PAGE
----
Friday, June 1, 2012

Broadway: Other Desert Cities

I had the play Other Desert Cities on my list of must-sees, and I finally got around to seeing it this week. It is nominated for several Tony Awards, including Best Play (it won the Drama League Award for Distinguished Play), Best Actress for Stockard Channing and Best Featured Actress for Judith Light, and all are deserving of a win.

The play opens in the Palm Springs home of Polly and Lyman Wyeth (Stockard Channing and Stacy Keach), staunch Republicans who were friends of the Reagans, and parents to Tripp (Thomas Sadoski), who produces a reality show similar to Judge Judy, and Brooke, a writer who hasn't been home in six years.

We learn that Brooke (Elizabeth Marvel) had a major breakdown, and Polly flew east to care for her daughter. Brooke is about to publish a new book: a non-fiction book about her brother Henry. During the Vietnam War, Henry became involved with drugs and a bad group of people who bombed an Army recruiting station where an innocent man was killed. Henry fled the scene for home, where he fought with his parents who turned him away. Then he killed himself by leaping off a ferry.

That is what Brooke's book is about; how her parents turned their backs on their young son and drove him to suicide. Brooke's parents are horrified that she is dredging up the most painful time in their lives for public consumption; and they see things differently.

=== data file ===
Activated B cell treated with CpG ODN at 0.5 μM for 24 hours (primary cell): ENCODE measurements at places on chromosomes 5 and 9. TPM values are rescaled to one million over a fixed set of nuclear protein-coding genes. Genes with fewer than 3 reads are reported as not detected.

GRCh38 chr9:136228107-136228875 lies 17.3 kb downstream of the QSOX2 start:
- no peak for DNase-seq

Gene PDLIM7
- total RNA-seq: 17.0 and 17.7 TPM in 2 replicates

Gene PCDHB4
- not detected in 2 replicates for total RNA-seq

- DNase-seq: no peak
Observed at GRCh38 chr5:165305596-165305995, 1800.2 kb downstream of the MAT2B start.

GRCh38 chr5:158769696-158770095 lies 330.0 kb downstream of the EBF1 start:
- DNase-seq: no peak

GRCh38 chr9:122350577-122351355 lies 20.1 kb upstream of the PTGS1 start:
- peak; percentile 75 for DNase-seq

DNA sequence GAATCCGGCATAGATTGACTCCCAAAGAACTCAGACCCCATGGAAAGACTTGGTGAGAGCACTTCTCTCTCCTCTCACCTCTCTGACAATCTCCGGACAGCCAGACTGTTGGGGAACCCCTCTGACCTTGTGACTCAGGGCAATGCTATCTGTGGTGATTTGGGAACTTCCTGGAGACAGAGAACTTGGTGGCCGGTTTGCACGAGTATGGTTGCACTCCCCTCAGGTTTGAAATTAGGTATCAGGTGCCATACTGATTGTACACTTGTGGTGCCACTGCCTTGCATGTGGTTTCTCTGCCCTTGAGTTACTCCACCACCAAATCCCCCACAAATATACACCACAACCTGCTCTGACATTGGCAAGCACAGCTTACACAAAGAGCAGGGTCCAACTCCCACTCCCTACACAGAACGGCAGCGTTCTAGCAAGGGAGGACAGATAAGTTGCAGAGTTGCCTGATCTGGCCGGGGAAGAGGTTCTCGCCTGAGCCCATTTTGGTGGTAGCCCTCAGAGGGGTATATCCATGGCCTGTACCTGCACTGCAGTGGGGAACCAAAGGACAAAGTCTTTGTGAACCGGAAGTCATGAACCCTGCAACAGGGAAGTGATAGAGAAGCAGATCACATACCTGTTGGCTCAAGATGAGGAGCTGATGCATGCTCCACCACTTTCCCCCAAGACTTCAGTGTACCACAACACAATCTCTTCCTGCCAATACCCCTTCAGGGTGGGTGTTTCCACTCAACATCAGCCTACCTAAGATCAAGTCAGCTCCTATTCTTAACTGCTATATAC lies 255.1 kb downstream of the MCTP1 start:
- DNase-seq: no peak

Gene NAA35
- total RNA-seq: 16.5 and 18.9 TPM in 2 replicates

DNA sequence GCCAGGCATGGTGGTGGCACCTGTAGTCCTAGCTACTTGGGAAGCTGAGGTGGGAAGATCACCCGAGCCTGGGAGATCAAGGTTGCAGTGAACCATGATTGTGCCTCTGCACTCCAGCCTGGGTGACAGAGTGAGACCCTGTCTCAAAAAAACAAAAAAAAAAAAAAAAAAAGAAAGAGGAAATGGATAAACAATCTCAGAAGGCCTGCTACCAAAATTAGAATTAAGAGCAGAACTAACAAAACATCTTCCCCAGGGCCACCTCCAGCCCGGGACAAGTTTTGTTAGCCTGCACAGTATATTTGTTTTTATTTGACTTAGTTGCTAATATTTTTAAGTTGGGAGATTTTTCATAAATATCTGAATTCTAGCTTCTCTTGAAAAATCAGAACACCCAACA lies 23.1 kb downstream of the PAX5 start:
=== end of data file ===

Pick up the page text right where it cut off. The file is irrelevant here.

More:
Polly's sister Silda (Judith Light) is an alcoholic who used to write silly screenplays with Polly. She has failed at rehab and Polly and Lyman have taken her in. Silda hates Polly and Lyman's politics and she secretly helped Brooke with her book.

The fireworks fly when Polly is finally allowed to read Brooke's book. I liked that the author takes issue with the memoir phenomenon, showing that how people remember things that happened in the past aren't necessarily the way that they actually happened. People's perspectives affect memory and sometimes they don't have all the facts.

The character of Polly could have been a stereotype, the cold bitch of a mother, but in the skilled hands of Channing, you see from the very beginning she is not. She loves her family, and when the chips are down, they turn to her (Brooke and Silda) and she is there for them.

While the women have gotten the lion's share of attention for this play, the men Lyman and Tripp both have explosive speeches that are powerfully performed. These WASP-y men show the build-up of emotions they have been carrying around with them.

The end of the play has some major fireworks and some confessions that rock all of the characters. When a major revelation takes place, you could hear a pin drop in the theater, and at the end, the audience was almost as emotionally spent as the characters.

The only criticism I have is that the age of the characters didn't seem to work out for me; it takes place during the Iraq War, but Henry and Brooke were older teens during the Vietnam War. Brooke seems to young for that and it would make Tripp nearly 40, which didn't seem possible.

Other Desert Cities is a brilliant American play about family, love, loyalty and politics by John Rabin Baitz, and stunningly performed by the five actors. Go see it before it closes on June 17th; it is a theatrical experience not to be missed. I got my tickets for half-price at TKTS,but this is a play well worth paying full-price.

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